Monday, March 23, 2009

Can Peanuts, Honey, and Dates Be A Part of a Diabetic Diet

Carbs, Calories, Cholesterol, and Diabetes

Nutrition planning can be confusing when juggling carbs, calories, and cholesterol on a diabetic diet. Many people believe that there are foods that must be banned from your diabetic diet. A common misconception is that diabetics can never eat sugar. It is true that simple sugars should not be a large part of the diabetic diet but it is more important to gain an understanding about carbohydrates. Diabetics may need to lose weight so counting calories is important. However, the carbs are the culprits that spike your glucose or drop it to the danger level!

Let's take a look at the nutritional makeup of peanuts, honey, and dates.

Peanuts: 1 cup 875 calories 76.5 gm fat 22.3 carbs 0 cholesterol
Honey: 1 Tablespoon 64 calories 0 fat 17.3 carbs 0 cholesterol
Dates: 1 date, pitted 66 calories 0 fat 18 carbs 0 cholesterol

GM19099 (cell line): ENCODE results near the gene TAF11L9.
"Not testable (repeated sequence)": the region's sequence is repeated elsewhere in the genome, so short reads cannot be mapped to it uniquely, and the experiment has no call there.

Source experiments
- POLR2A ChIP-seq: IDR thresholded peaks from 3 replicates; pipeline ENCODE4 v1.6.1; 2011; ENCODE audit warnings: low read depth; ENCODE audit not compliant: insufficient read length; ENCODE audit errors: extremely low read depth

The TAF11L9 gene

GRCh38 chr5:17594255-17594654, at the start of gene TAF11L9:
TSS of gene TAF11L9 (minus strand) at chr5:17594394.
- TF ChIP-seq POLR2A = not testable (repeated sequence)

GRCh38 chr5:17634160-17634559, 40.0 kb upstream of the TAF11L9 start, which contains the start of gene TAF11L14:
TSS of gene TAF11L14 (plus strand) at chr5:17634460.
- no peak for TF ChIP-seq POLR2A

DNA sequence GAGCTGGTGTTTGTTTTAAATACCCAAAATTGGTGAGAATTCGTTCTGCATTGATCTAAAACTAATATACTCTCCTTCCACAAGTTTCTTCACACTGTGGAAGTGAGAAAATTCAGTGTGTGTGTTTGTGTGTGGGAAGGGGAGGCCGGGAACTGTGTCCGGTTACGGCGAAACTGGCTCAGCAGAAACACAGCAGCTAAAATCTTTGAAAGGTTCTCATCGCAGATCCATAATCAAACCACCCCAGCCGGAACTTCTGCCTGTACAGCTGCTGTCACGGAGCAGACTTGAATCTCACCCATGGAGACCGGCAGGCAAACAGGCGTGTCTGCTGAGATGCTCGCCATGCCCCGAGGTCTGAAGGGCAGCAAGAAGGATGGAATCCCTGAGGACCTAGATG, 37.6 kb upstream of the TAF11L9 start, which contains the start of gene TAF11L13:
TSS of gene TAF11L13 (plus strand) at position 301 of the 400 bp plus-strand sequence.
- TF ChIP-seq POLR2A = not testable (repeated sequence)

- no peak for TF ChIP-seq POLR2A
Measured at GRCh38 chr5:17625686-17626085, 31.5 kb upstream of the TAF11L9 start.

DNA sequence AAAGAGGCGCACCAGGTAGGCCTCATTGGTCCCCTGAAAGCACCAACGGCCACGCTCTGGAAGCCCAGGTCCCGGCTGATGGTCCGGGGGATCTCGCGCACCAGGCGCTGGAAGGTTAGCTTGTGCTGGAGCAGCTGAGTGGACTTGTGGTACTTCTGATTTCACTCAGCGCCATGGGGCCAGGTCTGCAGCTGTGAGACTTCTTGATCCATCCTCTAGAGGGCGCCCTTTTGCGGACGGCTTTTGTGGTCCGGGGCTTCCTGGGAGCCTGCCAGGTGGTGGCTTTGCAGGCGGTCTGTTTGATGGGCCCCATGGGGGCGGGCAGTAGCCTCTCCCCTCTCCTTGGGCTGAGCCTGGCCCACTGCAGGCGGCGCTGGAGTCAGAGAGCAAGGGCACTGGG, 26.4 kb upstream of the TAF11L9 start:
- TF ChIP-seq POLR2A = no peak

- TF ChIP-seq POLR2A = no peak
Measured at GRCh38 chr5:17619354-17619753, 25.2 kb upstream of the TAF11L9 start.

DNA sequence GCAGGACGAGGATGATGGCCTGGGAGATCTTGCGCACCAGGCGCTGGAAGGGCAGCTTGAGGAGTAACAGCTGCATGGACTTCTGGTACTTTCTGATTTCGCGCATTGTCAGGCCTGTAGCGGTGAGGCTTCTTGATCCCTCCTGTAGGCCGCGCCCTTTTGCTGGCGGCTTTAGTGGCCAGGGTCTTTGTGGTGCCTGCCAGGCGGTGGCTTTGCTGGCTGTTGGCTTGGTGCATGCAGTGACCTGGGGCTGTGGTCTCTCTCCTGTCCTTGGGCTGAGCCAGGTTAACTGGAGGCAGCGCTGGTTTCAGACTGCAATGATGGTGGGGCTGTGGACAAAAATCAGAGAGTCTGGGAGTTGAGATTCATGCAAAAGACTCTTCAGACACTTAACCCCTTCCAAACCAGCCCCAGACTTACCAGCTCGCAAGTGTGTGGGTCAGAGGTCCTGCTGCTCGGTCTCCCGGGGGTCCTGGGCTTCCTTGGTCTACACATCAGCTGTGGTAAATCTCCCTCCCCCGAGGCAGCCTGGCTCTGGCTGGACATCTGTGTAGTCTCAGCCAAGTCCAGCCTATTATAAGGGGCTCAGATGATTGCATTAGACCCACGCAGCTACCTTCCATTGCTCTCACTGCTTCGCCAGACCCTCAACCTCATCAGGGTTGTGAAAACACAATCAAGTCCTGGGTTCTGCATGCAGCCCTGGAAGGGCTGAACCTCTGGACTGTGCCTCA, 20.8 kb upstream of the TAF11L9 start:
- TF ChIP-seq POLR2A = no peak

Peanuts, honey, and dates have no cholesterol and therefore will help to lower your LDL. If you are a diabetic you must take a closer look at these foods by portion size. You will notice that 1 cup of peanuts has a whopping 875 calories, 76.5 gm fat, and 22.3 carbs. Clearly, on a weight management program peanuts must be taken in moderation! Honey and dates have nearly 18 carbs per serving! Before reaching a conclusion about adding peanuts, honey, or dates to your diet you must understand some basic information about eating on a diabetic diet.

A diabetic meal plan should include foods from all the basic food groups. Managing your carbohydrate intake means you should eat enough carbohydrates throughout the day to keep your glucose levels within normal ranges without damaging spikes or lows. To accomplish this you should have 5-6 small meals throughout the day. Breakfast, lunch, and dinner should have 45 carbs each while your between meal snacks should be about 15 carbs each.

Fat combined with white flour can be as detrimental to your health as eating foods high in sugar content. Potatoes and rice are converted into sugar in the digestive system. Moderation and portion control is the key to managing your diabetes. Eat healthy foods in the right portion to keep your glucose level balanced throughout the day.

Peanuts, dates, and honey are healthy additions to your diet as long as you count your carbs and use portion control.

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